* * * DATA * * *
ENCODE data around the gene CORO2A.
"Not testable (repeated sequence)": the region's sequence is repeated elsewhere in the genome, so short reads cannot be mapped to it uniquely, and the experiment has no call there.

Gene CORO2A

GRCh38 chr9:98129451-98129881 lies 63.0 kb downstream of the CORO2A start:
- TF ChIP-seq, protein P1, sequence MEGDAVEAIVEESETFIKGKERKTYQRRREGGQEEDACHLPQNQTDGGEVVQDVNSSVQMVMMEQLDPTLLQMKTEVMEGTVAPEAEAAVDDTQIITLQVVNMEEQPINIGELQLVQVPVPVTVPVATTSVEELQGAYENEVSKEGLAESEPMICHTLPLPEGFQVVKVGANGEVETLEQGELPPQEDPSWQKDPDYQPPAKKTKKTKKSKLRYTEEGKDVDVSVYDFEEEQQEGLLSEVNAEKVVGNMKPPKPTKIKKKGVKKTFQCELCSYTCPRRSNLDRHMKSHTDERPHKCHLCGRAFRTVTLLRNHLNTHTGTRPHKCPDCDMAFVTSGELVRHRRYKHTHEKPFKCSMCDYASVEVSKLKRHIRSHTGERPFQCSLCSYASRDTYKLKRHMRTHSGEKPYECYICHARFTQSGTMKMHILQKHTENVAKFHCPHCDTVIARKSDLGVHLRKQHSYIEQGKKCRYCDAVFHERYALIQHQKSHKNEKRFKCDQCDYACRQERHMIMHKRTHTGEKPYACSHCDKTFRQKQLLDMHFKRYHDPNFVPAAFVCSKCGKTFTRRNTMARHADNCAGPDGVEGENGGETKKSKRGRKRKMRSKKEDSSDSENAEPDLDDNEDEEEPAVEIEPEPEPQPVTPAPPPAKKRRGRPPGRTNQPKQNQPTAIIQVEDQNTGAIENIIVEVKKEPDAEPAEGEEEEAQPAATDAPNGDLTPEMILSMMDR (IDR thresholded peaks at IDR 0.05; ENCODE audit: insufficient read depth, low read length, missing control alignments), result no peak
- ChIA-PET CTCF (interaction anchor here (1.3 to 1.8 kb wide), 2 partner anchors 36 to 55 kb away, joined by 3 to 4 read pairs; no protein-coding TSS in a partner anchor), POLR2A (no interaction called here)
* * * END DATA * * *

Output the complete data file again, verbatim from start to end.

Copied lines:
ENCODE data around the gene CORO2A.
"Not testable (repeated sequence)": the region's sequence is repeated elsewhere in the genome, so short reads cannot be mapped to it uniquely, and the experiment has no call there.

Gene CORO2A

GRCh38 chr9:98129451-98129881 lies 63.0 kb downstream of the CORO2A start:
- TF ChIP-seq, protein P1, sequence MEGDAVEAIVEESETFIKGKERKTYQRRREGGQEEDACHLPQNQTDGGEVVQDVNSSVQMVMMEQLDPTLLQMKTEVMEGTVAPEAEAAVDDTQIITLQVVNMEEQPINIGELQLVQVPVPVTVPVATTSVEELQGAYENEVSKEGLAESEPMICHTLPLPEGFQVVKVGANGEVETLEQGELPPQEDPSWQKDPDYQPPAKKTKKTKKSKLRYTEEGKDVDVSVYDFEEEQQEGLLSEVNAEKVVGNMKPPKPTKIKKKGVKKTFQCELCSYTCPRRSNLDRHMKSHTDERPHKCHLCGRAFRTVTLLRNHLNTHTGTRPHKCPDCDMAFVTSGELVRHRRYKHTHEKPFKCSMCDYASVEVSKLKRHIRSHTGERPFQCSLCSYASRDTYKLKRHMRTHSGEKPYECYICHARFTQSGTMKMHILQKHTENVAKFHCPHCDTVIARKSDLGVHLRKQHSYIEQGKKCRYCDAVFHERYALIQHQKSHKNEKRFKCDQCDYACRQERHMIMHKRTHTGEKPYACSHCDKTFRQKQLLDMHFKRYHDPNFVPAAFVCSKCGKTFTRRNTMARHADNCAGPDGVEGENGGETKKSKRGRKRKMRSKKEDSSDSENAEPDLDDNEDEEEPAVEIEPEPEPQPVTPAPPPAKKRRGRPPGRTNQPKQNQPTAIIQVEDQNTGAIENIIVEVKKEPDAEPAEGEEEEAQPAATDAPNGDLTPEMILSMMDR (IDR thresholded peaks at IDR 0.05; ENCODE audit: insufficient read depth, low read length, missing control alignments), result no peak
- ChIA-PET CTCF (interaction anchor here (1.3 to 1.8 kb wide), 2 partner anchors 36 to 55 kb away, joined by 3 to 4 read pairs; no protein-coding TSS in a partner anchor), POLR2A (no interaction called here)